5 Buddhist Principals for Creative Professionals

The Wiltern Theater, Los Angeles

While I dutifully sit daily for 20 minutes of Buddhist readings and meditation, I often leave my practice on the cushion when it comes to starting a new creative project. Funny, but the procrastination I feel before I sit down to write is very similar to how I feel before meditation: I don’t want to do it. It’s work. It’s active, not passive. I want the creative inspiration to just flow to me. But it doesn’t always work like that.

My friend Victoria Imperioli, theater and interior designer, always brings her practice to work with her. She and husband Michael Imperioli, celebrated actor and writer, are Tibetan Buddhists and followers of Garchen Rinpoche. Her philosophy is seamlessly engrained in her work life. Victoria’s process in her design work for the Wiltern Theater in Los Angeles illustrates some key principles of Buddhism and creates a framework for approaching a new creative project.

Victoria explains:

1. (Right) Intention: When she starts a new project, she starts with “an intention to maximize the end-users’ time in that space and to surrounded them with beauty and inspiration.” She considers how she can elevate the space out of the ordinary and into the profound. She doesn’t start with a thought about how this will improve her career or how much money she’ll make.

2. Being Present: Attentive listening to your client is a great gift to people in the age of digital media. “What do they want, and what will the space be used for? Is it for a few people or many? What will they be doing — writing, thinking, communicating, celebrating? Should it be fiery and stimulating, or calming and contemplative?” For a writer for hire, I would interpret this as giving your total focus to your creative task — close your email, turn off your phone. Be present to your writing. You really don’t need to stop and see who “liked” your Facebook post this morning.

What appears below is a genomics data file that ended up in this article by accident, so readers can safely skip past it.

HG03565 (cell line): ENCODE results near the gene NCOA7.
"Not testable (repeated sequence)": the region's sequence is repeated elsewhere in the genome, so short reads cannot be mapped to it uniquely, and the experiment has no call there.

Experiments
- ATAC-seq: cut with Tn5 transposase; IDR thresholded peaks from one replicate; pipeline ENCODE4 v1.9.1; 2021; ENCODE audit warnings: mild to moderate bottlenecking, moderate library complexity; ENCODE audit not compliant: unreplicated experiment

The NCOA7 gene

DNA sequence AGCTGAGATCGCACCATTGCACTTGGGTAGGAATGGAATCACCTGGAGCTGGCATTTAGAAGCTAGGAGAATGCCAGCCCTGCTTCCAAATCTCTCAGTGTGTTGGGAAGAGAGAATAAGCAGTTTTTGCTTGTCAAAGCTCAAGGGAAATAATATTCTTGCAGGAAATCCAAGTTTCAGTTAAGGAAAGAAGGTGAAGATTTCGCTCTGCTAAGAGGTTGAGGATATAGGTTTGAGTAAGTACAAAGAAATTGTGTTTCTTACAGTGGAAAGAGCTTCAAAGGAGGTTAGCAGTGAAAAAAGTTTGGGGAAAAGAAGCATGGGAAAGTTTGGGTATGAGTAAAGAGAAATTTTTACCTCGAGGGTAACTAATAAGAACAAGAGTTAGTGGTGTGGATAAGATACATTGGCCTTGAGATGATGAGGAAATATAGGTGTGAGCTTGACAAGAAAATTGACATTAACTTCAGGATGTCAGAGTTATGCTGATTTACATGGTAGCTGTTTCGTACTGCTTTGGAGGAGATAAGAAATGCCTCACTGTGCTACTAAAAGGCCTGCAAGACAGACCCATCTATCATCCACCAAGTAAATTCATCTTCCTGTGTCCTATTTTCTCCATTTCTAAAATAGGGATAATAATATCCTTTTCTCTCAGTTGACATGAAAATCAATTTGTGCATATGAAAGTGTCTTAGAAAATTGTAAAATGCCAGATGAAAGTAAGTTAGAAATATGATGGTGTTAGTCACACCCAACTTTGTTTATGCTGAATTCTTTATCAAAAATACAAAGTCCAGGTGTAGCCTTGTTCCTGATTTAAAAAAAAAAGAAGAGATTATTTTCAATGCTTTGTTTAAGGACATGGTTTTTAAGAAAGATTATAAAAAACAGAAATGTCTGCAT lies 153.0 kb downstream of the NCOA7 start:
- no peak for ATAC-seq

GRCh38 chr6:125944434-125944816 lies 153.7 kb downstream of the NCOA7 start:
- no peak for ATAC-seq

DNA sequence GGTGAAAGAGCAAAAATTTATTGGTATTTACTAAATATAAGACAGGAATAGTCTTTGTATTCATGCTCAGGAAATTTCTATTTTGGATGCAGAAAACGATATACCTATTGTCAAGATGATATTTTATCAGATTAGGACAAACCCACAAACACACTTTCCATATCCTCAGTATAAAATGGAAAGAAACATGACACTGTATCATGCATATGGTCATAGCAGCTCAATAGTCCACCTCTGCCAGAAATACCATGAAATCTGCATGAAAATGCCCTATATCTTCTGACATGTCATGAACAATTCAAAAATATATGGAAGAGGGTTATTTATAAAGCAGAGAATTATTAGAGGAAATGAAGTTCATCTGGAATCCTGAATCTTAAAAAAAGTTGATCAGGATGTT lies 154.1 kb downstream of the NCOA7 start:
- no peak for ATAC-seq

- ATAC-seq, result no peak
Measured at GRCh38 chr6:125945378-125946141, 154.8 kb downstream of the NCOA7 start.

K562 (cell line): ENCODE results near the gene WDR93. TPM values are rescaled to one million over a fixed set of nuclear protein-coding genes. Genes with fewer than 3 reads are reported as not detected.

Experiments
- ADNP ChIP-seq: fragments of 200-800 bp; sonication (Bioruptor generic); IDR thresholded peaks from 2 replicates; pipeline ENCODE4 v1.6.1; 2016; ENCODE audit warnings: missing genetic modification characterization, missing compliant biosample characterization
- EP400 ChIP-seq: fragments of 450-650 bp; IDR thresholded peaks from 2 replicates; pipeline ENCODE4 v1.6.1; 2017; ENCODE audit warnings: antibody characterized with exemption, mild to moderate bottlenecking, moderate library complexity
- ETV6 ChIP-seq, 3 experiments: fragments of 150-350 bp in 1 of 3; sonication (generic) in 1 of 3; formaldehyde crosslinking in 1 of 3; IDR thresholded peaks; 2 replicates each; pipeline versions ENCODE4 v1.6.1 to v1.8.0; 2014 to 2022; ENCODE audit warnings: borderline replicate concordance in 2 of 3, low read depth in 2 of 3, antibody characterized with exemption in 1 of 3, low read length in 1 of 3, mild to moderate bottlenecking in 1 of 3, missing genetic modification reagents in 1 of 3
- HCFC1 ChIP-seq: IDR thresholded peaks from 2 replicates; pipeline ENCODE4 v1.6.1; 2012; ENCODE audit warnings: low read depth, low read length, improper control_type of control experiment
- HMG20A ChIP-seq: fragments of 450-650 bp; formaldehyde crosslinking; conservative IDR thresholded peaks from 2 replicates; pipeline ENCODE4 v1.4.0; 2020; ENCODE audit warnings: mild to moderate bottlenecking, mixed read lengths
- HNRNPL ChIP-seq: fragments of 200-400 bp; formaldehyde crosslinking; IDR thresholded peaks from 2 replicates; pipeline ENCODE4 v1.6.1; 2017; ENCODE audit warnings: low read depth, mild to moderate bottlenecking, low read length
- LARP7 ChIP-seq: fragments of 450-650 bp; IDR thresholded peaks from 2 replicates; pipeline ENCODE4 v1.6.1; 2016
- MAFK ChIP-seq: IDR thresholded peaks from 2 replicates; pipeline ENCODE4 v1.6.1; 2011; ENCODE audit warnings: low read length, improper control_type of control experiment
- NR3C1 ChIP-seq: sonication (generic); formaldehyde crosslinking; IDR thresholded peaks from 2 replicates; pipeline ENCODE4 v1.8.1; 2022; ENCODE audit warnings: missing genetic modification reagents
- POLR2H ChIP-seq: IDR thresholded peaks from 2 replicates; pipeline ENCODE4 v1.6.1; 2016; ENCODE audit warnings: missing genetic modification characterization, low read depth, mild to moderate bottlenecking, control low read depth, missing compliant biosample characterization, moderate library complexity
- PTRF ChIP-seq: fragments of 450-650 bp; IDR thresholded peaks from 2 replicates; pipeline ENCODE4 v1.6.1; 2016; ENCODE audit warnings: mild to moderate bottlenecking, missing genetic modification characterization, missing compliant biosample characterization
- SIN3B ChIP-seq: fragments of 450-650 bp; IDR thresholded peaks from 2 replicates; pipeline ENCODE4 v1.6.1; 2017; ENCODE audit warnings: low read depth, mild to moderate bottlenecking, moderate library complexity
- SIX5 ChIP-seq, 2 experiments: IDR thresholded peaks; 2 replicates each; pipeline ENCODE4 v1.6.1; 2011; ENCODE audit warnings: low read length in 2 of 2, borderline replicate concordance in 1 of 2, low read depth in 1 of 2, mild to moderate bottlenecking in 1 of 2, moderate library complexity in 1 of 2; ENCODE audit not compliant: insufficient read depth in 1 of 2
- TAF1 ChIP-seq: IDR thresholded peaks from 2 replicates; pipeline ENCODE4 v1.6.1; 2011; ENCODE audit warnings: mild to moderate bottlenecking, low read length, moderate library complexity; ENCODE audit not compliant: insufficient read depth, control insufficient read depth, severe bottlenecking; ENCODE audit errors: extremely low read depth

3. Mindfulness: After information gathering, step away and clear a channel for the space to speak to you, for the “big idea” to come to you. “Get out of ordinary mind.” This may be meditating, going for a walk, or doing the dishes. In other words, sitting there thinking as hard as you can about the idea doesn’t always leave the space you need for ideas to arise. I have a friend who says “take an action, take a nap.” It seems counterintuitive, but it works.

4. Patience: Do your initial outline, sketches, or draft. Then step away for a few days or weeks, and let your ideas incubate. That first creative outburst can look very different when you go back to it. I’m sometimes overly excited about a new idea and send it to the client before it’s ready. Give it time to germinate.

5. Non-Attachment: “Be flexible. Though you don’t want to betray your creative gift, compromise is part of most creative projects for which you are being paid.” Don’t get so attached to your vision, so ego-filled, that you can’t take on others’ suggestions or needs.

And a last thought: wear the suit of perfection loosely. It’s the enemy of creativity (and of a content life). “Perfect” isn’t always possible, or preferable. Maybe that flawed piece of wood is exactly what will give your design character and make it unique. Just like human flaws do.